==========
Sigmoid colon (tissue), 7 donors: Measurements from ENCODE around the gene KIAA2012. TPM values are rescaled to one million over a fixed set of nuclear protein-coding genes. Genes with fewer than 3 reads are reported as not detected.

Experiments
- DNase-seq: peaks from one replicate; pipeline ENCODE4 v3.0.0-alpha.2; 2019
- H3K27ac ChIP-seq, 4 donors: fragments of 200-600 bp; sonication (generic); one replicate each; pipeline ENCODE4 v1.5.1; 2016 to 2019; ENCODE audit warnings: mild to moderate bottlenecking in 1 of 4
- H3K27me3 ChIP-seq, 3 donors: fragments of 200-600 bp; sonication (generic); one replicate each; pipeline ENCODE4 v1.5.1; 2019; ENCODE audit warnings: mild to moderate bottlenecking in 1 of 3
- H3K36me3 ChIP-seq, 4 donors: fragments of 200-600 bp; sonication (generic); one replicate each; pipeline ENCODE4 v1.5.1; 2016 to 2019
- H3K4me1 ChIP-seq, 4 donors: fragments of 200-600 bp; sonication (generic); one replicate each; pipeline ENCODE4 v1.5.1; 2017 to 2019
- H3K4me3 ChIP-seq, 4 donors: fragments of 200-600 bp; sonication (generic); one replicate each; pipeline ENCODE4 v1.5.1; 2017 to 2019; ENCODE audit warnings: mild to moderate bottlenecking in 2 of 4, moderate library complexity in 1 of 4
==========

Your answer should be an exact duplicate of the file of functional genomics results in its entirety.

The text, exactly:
Sigmoid colon (tissue), 7 donors: Measurements from ENCODE around the gene KIAA2012. TPM values are rescaled to one million over a fixed set of nuclear protein-coding genes. Genes with fewer than 3 reads are reported as not detected.

Experiments
- DNase-seq: peaks from one replicate; pipeline ENCODE4 v3.0.0-alpha.2; 2019
- H3K27ac ChIP-seq, 4 donors: fragments of 200-600 bp; sonication (generic); one replicate each; pipeline ENCODE4 v1.5.1; 2016 to 2019; ENCODE audit warnings: mild to moderate bottlenecking in 1 of 4
- H3K27me3 ChIP-seq, 3 donors: fragments of 200-600 bp; sonication (generic); one replicate each; pipeline ENCODE4 v1.5.1; 2019; ENCODE audit warnings: mild to moderate bottlenecking in 1 of 3
- H3K36me3 ChIP-seq, 4 donors: fragments of 200-600 bp; sonication (generic); one replicate each; pipeline ENCODE4 v1.5.1; 2016 to 2019
- H3K4me1 ChIP-seq, 4 donors: fragments of 200-600 bp; sonication (generic); one replicate each; pipeline ENCODE4 v1.5.1; 2017 to 2019
- H3K4me3 ChIP-seq, 4 donors: fragments of 200-600 bp; sonication (generic); one replicate each; pipeline ENCODE4 v1.5.1; 2017 to 2019; ENCODE audit warnings: mild to moderate bottlenecking in 2 of 4, moderate library complexity in 1 of 4